The Wall Street Journal runs an editorial today criticizing Mitt Romney for his support for increasing the minimum wage and indexing it to inflation.

Few policies are as destructive as the minimum wage at keeping the young and least skilled out of the job market. By setting an arbitrary wage floor, politicians make it impossible for businesses to hire people for many entry-level positions. The jobs simply disappear.

In 2007 the Pelosi Congress passed a minimum-wage increase in three stages that coincided with the recession. The jobless rate for teenagers has since exploded to 23.1% from under 15%, and for minorities to 15.8% from close to 9%. For black teenagers, the jobless rate is still an incredible 39.6%.

This is a devious one.

The Journal’s not so brazen as to say that the jump in unemployment for these groups was entirely due to the minimum-wage increase (signed by President Bush, it should be noted). There was that whole financial crisis thing after all. So it says it “coincided with the recession.” And thus it gets to imply both that the minimum wage increase caused a good chunk of the unemployment and that it helped cause the recession—without quite saying that.

Hey, they’re good at what they do.

(h/t Bill Grueskin)

— Reuters looks at the skeptical case on Facebook’s stock. But it makes an apples to oranges comparison between how the market values Facebook’s and Microsoft’s earnings streams:

“We had some clients call and once we step them through the numbers, they sober up,” he said. “The valuation is 100 times earnings in a stock market that is trading at 12.”

“At the end of the day, if you have a small amount of money that you are in a position to lose a chunk of it and you want to speculate on Facebook, go ahead,” he added. “But don’t use money that you really need to save to do it. I would put it in Microsoft, which is dirt cheap right now.”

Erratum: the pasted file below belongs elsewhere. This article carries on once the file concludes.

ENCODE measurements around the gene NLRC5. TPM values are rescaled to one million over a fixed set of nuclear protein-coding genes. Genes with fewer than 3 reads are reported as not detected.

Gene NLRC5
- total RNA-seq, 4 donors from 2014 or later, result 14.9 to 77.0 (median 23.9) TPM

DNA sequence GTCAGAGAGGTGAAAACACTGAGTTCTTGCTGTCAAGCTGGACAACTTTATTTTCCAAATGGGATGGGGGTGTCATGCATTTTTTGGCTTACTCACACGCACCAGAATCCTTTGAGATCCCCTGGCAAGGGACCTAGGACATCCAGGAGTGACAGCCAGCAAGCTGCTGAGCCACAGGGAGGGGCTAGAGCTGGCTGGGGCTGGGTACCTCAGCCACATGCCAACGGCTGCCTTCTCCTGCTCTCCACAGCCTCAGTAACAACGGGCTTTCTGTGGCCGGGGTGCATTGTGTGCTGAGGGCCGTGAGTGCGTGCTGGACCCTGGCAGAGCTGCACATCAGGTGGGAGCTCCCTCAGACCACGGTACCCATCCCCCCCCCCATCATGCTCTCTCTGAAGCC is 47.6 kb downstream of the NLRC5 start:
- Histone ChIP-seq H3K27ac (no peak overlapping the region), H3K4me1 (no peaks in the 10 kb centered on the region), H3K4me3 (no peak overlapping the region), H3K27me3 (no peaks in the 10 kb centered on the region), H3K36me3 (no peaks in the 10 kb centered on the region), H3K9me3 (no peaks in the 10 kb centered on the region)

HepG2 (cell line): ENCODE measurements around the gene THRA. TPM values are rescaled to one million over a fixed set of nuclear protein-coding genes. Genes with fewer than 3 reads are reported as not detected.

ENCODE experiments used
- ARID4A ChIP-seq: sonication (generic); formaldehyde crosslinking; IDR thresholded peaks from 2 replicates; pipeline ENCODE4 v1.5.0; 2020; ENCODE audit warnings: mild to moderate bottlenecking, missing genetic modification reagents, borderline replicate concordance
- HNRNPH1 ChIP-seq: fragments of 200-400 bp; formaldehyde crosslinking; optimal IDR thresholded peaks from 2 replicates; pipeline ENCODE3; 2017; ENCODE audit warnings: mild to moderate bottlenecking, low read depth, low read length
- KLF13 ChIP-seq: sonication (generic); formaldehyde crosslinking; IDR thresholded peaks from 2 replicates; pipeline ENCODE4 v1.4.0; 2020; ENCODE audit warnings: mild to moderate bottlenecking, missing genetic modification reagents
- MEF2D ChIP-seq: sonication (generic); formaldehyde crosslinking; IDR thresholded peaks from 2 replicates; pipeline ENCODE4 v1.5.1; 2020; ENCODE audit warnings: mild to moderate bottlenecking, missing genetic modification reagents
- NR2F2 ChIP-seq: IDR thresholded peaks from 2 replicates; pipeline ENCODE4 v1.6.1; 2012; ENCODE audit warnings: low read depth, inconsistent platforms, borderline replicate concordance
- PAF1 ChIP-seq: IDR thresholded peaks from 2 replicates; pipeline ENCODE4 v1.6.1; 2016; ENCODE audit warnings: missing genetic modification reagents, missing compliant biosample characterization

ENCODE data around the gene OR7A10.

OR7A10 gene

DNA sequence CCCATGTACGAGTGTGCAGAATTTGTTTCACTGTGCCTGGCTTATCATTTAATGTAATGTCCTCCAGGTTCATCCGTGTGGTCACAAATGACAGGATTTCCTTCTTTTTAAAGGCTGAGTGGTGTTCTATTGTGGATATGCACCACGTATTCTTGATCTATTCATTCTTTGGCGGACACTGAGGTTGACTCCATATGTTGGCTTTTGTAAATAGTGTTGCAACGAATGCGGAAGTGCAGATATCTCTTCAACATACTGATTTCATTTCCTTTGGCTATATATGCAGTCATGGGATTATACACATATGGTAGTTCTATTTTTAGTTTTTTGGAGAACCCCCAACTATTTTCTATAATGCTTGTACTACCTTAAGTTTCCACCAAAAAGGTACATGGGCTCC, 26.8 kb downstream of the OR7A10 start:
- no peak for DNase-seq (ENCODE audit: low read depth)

To be sure, most technology analysts would argue that Facebook’s growth potential far exceeds that of Microsoft Corp, whose stock has largely traded between $20 and $30 in the past decade.

That Microsoft’s stock price has traded between $20 and $30 doesn’t tell us much of anything, particularly about its valuation. If its earnings went down during that time but its stock stayed the same, say, then its multiple would actually go up. It would be better to tell us the range of its price-to-earnings ratio. Reuters gets around to telling us that Microsoft’s P/E is 11, but it’s down at the bottom of the story.

— This is three weeks old, but worth a read.

The Village Voice tired of obnoxious power lists in New York, ran a cover story on the “100 Most Powerless New Yorkers.”

There are some frivolous ones here, like Howard Stern and Tina Brown, thrown into keep people reading, but most are pretty good. Here are a few:

10. Food-delivery people

Not only is a food-delivery person (typically a Chinese or Hispanic immigrant) usually murdered every year, but also far more are killed in bicycle accidents. Moving through the city while carrying large sums of cash, they are easy targets for theft and assault. Because many are undocumented, their assailants think they’re too powerless to go to the authorities…

14. Mary Lee Ward, an 82-year-old being evicted in Bed-Stuy

“Ms. Ward,” as she’s affectionately known in Bed-Stuy, received a predatory loan in 1996 of $10,000. Despite never receiving the money (and the broker losing his license and his firm being shut down by the state for predatory practices), Ward’s loan was considered delinquent, was bundled and repackaged multiple times, and resulted in her home being sold at auction last year. She has only evaded being kicked out because of Organizing for Occupation’s eviction blockades around her house, which started in August. Almost as powerless is Shameem Chowdury, who bought Ward’s house at auction in 2008. Because Wells Fargo, who sold the home to him, couldn’t provide the actual deed, he might not legally be the owner of the house he paid hundreds of thousands of dollars for…

94. Ex-cons

Despite Mayor Bloomberg’s “Young Men’s Initiative,” few men (and they’re mostly men) who spend time on Rikers Island will ever get jobs, especially with such high unemployment. Three-quarters of all ex-cons will go back to jail.


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Ryan Chittum is a former Wall Street Journal reporter, and deputy editor of The Audit, CJR's business section. If you see notable business journalism, give him a heads-up at rc2538@columbia.edu. Follow him on Twitter at @ryanchittum.